Corporations Are Raking In Record Profits, But Workers Aren’t Seeing Much of It

Kevin Drum Writer, Mother Jones

From the Wall Street Journal:

U.S. Companies Post Profit Growth Not Seen in Six Years

America’s largest companies are on pace to post two consecutive quarters of double-digit profit growth for the first time since 2011….Earnings at S&P 500 companies are expected to rise 11% in the second quarter, according to data from Thomson Reuters, following a 15% increase in the first quarter.

That sounds great! So does that mean worker pay has also posted strong growth? Let’s take a look:

I’ve used the employment cost index, which accounts for things like health care and other benefits, not just wages. And since corporate profits were down in 2015-16, I’ve used two-year growth rates, adjusted for inflation, to get a fair reading of longer-term earnings vs. pay.

As you can see, employee compensation growth roughly matched corporate profit growth in 2016, but in the first half of 2017 corporate profits have spiked while wage growth has been meager. Basically, corporations have manufactured profits by being stingy with workers.

I’m certainly happy to see businesses doing well. But I’d be a lot happier if this meant that workers were doing well too.

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Reposted from Mother Jones

Posted In: Allied Approaches

Union Matters

Want A Stronger Economy? Try Collective Bargaining

By Bethany Swanson
USW Intern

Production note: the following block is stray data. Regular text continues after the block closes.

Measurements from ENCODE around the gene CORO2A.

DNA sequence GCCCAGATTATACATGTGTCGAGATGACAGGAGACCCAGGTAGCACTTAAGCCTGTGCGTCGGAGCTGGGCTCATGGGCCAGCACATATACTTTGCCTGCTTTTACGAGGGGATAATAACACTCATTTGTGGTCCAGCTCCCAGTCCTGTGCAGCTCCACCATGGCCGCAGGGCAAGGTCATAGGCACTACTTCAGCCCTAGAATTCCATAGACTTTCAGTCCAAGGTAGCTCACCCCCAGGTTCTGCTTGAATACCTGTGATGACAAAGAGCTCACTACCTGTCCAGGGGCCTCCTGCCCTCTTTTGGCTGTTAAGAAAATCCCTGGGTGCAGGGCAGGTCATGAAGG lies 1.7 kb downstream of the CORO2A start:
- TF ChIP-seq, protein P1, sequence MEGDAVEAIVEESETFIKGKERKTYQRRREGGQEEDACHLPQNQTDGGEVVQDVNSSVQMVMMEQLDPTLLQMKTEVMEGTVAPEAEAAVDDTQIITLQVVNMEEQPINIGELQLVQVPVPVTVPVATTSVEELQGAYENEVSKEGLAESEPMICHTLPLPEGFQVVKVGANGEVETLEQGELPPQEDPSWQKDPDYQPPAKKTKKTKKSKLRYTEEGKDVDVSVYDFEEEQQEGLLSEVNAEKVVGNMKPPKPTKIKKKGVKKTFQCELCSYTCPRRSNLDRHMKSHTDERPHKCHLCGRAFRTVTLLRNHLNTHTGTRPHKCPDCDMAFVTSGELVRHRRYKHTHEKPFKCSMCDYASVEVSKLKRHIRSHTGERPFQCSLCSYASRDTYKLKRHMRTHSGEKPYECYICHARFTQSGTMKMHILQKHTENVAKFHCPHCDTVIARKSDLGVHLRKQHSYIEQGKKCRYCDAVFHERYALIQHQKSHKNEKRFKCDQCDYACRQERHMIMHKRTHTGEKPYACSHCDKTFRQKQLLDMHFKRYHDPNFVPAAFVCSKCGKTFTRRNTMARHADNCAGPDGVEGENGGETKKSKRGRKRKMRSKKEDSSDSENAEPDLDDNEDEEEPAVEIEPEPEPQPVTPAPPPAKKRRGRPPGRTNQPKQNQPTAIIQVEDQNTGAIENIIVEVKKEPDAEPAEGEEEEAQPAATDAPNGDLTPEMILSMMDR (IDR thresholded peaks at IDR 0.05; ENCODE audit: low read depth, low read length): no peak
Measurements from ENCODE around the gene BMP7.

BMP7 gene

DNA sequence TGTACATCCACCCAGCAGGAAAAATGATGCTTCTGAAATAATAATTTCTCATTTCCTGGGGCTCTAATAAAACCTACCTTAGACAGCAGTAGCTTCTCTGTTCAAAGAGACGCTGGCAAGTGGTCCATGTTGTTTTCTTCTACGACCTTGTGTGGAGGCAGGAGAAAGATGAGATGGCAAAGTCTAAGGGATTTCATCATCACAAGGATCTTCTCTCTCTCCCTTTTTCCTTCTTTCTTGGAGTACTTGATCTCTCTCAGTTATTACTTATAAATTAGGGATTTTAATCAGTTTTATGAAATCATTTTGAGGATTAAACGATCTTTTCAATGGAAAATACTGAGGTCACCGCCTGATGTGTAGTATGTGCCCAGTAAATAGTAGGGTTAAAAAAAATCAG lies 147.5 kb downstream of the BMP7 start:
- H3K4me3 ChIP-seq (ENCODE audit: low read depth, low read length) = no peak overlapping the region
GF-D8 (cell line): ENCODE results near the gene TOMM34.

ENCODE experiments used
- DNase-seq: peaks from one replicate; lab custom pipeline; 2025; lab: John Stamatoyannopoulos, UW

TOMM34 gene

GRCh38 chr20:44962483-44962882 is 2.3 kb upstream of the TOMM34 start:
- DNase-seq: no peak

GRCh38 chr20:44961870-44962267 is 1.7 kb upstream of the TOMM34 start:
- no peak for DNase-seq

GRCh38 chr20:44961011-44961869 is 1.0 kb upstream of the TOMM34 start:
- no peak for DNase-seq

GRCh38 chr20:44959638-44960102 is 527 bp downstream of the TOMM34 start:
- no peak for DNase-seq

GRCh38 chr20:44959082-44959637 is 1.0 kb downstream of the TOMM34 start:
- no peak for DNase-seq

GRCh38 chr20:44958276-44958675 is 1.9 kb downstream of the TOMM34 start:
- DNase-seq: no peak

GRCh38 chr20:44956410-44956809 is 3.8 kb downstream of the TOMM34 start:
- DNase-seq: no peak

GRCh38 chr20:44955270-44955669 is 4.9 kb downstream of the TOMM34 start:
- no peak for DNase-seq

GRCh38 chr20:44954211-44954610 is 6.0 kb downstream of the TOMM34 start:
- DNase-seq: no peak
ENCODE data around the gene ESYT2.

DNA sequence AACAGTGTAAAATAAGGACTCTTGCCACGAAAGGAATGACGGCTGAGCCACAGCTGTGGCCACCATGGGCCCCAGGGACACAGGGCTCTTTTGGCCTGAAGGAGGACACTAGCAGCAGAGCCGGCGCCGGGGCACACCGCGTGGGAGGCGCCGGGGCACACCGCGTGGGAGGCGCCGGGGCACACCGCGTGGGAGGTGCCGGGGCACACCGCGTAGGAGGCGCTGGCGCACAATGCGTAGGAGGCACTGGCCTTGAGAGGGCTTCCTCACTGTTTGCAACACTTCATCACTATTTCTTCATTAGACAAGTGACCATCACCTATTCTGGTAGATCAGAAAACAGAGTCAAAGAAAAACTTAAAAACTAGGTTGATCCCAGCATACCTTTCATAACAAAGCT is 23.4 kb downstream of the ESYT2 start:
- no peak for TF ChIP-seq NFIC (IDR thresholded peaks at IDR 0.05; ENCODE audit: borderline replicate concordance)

Well established collective bargaining systems improve wages, working conditions, and economic equality. They also can protect the economy as a whole against downturns.

These were the findings of a study published last week by the Organization for Economic Co-operation and Development (OECD), an intergovernmental agency founded after WWII, dedicated to improving economic and social conditions for workers across the globe.

Yet collective bargaining systems are facing serious challenges in many OECD countries, which make it unsurprising that the study also revealed that even with the unemployment rate decreasing, wage growth remains lower than it was before the recession in nearly every OECD country.

In the United States, which ranks at the bottom for both collective bargaining and worker security, workers are especially vulnerable.

The OECD found that countries like the United States that have decentralized collective bargaining systems generally have slower job growth and higher unemployment than other advanced nations. It also concluded that low paying jobs can create a slowdown in productivity and a sluggish economy.

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